Journal article Open Access

Friend or Foe? Chloride Patterning in Halophytes

Nadia Bazihizina; Timothy D. Colmer; Tracey Ann Cuin; Stefano Mancuso; Sergey Shabala


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    <subfield code="a">Friend or Foe? Chloride Patterning in Halophytes</subfield>
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    <subfield code="a">Understanding Halophytes for an Agriculture Worth its Salt</subfield>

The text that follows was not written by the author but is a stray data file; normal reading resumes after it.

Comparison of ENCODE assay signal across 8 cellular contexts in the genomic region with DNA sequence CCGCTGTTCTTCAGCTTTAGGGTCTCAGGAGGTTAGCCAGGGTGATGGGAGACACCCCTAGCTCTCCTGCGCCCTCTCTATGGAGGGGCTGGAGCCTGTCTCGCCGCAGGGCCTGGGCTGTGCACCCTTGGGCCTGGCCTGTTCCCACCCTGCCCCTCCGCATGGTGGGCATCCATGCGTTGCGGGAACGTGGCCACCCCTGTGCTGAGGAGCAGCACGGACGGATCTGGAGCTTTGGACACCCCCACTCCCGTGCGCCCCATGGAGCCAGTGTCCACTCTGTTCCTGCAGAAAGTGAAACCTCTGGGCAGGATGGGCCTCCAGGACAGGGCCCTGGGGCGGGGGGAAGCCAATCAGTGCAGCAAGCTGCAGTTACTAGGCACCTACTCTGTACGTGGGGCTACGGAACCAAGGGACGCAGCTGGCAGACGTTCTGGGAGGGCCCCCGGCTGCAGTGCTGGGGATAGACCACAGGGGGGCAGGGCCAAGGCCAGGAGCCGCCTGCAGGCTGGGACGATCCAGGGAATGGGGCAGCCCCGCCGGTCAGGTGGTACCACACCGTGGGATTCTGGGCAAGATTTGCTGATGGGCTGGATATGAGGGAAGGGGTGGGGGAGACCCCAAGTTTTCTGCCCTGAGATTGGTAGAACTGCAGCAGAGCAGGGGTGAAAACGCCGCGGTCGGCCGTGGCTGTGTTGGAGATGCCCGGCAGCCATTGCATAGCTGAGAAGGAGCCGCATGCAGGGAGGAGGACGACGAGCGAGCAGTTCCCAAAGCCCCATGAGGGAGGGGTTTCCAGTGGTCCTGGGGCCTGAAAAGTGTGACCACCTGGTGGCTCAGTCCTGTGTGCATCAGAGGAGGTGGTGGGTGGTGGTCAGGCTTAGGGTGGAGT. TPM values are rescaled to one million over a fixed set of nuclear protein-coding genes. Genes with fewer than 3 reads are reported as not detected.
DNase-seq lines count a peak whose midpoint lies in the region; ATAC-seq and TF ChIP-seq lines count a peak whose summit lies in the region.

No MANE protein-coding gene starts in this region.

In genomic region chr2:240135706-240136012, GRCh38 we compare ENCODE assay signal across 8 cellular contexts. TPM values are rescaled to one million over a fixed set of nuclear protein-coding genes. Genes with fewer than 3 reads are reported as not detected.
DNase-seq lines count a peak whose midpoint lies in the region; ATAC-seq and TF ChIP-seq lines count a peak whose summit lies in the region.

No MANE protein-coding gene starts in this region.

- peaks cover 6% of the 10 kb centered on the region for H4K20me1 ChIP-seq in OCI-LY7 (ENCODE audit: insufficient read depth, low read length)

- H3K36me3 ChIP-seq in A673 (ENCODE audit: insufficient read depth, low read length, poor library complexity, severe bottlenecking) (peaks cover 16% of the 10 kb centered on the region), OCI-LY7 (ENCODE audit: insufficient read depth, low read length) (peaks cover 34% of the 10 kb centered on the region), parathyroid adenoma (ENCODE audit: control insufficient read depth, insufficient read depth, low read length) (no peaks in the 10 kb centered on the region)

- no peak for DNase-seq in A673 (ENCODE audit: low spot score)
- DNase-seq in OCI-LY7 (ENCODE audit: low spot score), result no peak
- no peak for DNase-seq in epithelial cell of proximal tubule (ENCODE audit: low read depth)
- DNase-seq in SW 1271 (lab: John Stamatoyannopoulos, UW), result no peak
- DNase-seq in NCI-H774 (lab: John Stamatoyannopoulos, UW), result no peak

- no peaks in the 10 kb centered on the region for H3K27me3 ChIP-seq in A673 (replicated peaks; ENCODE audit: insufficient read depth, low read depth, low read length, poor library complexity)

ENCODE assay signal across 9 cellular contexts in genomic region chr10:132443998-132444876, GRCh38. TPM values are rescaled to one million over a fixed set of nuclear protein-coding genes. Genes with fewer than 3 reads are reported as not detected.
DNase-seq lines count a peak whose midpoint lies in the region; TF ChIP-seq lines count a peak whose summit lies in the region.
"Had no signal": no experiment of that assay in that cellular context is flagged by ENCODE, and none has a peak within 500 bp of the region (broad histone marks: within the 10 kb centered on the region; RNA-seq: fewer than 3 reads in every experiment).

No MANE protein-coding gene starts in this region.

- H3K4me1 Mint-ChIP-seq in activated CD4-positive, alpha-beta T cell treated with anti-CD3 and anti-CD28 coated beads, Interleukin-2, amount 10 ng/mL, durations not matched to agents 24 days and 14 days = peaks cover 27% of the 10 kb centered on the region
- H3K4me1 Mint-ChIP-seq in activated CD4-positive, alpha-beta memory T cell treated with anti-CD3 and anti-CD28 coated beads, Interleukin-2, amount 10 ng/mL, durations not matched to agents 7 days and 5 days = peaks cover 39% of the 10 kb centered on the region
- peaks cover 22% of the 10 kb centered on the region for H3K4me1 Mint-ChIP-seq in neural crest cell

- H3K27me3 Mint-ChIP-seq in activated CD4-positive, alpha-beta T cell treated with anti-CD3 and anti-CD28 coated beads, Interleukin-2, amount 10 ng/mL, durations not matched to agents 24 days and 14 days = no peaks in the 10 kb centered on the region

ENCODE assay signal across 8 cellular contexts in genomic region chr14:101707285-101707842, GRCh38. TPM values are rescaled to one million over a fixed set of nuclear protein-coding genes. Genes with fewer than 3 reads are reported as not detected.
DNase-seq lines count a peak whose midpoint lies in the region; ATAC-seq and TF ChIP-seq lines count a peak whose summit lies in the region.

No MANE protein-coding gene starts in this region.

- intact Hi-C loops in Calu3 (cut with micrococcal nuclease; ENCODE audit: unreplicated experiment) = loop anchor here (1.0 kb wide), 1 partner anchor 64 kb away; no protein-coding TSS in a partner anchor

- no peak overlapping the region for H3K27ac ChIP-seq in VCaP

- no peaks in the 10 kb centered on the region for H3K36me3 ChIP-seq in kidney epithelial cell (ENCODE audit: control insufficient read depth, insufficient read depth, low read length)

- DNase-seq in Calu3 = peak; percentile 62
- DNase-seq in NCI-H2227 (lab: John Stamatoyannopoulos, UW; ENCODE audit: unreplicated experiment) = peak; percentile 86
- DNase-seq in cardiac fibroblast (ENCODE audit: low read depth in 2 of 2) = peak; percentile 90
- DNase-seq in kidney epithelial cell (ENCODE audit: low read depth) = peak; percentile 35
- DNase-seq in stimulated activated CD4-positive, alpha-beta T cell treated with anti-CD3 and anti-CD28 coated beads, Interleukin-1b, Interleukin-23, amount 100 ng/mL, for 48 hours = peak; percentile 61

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    <subfield code="a">&lt;p&gt;In this opinion article, we challenge the traditional view that breeding for reduced Cl&lt;sup&gt;-&lt;/sup&gt;&amp;nbsp;uptake would benefit plant salinity tolerance. A negative correlation between shoot Cl&lt;sup&gt;-&lt;/sup&gt;&amp;nbsp;concentration and plant biomass does not hold for halophytes - naturally salt tolerant species. We argue that, under physiologically relevant conditions, Cl&lt;sup&gt;-&lt;/sup&gt;&amp;nbsp;uptake requires plants to invest metabolic energy, and that the poor selectivity of Cl&lt;sup&gt;-&lt;/sup&gt;-transporting proteins may explain the reported negative correlation between Cl&lt;sup&gt;-&lt;/sup&gt;&amp;nbsp;accumulation and crop salinity tolerance. We propose a new paradigm: salinity tolerance could be achieved by improving the selectivity of some of the broadly selective anion-transporting proteins (e.g., for NO&lt;sub&gt;3&lt;/sub&gt;&lt;sup&gt;-&lt;/sup&gt;&amp;gt;Cl&lt;sup&gt;-&lt;/sup&gt;), alongside tight control of Cl&lt;sup&gt;-&lt;/sup&gt;&amp;nbsp;uptake, rather than targeting traits mediating its efflux from the root.&lt;/p&gt;</subfield>
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